Zum Mittag hatten wir einen PoBoy ( typisches Sandwich in New Orleans mit Shrimps das ich vergessen habe zu fotografieren).
    Danach fuhren wir mit dem Bus zurück ins French Quarter, das wir erst noch noch etwas auf eigene Faust erkundeten bevor wir bei einer Vodootour die besondera schaurige Seite kennenlernten.
    Die Tour war obwohl wir nur die Hälfte verstanden ( der Südstaatenslang ist zwar sehr sympathisch aber trotzdem noch gewöhnungsbedürftig) sehr lustig und schaurig 😀
    Gegen 20:00 Uhr kamen wir dann komplett erschöpft wieder beim Hotel an, sprangen kurz unter die Dusche und erholten uns kurz bevor wir loszogen um noch etwas vom Nachtleben mitzubekommen.
    Wir fanden eine sehr schöne Bar, natürlich mit hervorragender Live-Musik, in der wir uns noch einen Schlummertrunk genehmigten.
    Jetzt liegen wir totmüde im Bettchen und freuen uns auf Morgen, unseren zweiten Tag in dieser faszinierenden, magischen Stadt.
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    Ronny Wrase

    Es kommt richtig Südstaatenfeeling auf, wenn man das alles liest. Könnte nochmal True Blood schauen :-)

    5/13/19Reply
     
  • Day124

    New Orleans

    January 23, 2019 in the United States ⋅ ☁️ 8 °C

    Nach einer langen Reise sind wir heute in New Orleans angekommen. Wir sind gestern morgen nach Tampa in Florida geflogen, um von dort über Nacht mit dem Bus nach New Orleans zu fahren. Wir mussten zweimal mitten in der Nacht umsteigen und waren insgesamt 16 Stunden mit dem Bus unterwegs, aber es war viel billiger, als direkt nach New Orleans zu fliegen 😬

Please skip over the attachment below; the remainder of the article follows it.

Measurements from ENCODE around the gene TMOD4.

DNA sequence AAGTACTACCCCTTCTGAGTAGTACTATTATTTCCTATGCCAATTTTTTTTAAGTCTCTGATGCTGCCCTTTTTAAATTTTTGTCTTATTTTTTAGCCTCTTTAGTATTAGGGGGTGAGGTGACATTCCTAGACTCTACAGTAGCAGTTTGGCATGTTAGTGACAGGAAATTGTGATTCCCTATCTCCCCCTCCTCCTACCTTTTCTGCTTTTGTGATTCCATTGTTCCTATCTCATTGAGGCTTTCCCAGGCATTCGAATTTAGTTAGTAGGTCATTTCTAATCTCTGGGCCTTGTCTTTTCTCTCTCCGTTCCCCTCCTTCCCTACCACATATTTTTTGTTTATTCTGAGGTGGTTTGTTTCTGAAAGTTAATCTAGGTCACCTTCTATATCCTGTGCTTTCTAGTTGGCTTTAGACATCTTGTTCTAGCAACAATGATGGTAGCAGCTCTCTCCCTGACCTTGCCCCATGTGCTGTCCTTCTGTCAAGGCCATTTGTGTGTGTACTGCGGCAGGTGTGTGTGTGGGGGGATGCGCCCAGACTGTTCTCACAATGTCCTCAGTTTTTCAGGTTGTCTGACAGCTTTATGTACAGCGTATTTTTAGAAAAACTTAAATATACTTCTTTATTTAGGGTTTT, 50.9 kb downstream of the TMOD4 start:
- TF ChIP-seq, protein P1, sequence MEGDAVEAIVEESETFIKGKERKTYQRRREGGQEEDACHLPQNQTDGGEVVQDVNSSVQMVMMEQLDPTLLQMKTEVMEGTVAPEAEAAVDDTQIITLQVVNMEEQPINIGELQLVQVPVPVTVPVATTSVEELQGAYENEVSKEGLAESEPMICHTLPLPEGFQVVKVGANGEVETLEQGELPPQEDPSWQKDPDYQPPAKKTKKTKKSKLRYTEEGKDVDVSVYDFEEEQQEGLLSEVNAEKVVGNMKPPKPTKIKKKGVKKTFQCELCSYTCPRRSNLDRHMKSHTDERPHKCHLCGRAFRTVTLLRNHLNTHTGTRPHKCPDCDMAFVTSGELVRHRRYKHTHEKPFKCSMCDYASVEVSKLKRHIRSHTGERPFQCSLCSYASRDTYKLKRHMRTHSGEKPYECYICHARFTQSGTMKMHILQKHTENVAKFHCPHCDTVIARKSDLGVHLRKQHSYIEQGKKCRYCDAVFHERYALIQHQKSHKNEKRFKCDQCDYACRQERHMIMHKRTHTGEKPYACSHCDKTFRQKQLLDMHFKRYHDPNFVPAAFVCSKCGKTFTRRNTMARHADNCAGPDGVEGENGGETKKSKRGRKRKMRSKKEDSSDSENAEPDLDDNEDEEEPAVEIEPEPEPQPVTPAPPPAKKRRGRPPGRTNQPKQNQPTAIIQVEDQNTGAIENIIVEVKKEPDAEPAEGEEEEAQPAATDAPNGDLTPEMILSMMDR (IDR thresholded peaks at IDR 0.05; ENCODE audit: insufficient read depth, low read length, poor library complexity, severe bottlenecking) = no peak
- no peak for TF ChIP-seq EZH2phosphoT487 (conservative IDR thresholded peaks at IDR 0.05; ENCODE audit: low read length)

Hier angekommen hat es leider in Strömen geregnet, sodass wir für den 20-minütigen Fußweg zu unserem Hostel mindestens dreimal so lange gebraucht haben, weil wir uns immer wieder unterstellen musste, da der Regen zu doll war.
    Der Regen ist leider auch erst am Nachmittag weniger geworden, also haben wir noch nicht so viel von der Stadt gesehen. Wir waren dann nur noch einkaufen und konnten einen kurzen Blick auf den Mississippi werfen. Außerdem haben wir die schönen Häuser hier bewundert, die meisten sind kleine bunte Häuser oder Villen aus Holz. Warum hier ein Skelett an der Palme hängt, wissen wir aber auch nicht 😄
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    Frank Remmers

    Neew Orleans ist die Hochburg des Voodoo-Kults... Die Skelette sind Schutzgeister 😁

    1/24/19Reply
    Annika Reese

    Ahh ☝🏻😬 das mit dem Voodoo haben wir heute auch entdeckt :D

    1/24/19Reply
     
  • Day42

    Mardi Gras in New Orleans

    February 14, 2020 in the United States ⋅ ☀️ 52 °F

    Suffice it to say that a good time was had by all and our first Mardi Gras in New Orleans. After over 20 visits to NOLA, I finally made it there for the Big Show.

    Deanne joined the Krewe of Freret when she heard that Trombone Shorty was the
    Master of ceremonies. Our great friends Mo and Anita joined us, and Anita joined the krewe with Deanne.

    Mo and I just watched the parades from the streets while Deanne and Anita did a lot of prep work. That included buying tons of beads and throws and loading in early and starting the pre-party early.

    This is the second to last weekend of the parades of Mardi Gras. It was actually a nice introduction because it didn't seem quite as crazy and the day parades were very family-oriented. In the city alone there were probably 12 or more parades over three days. And that's not counting another dozen parades in the nearby towns and parishes.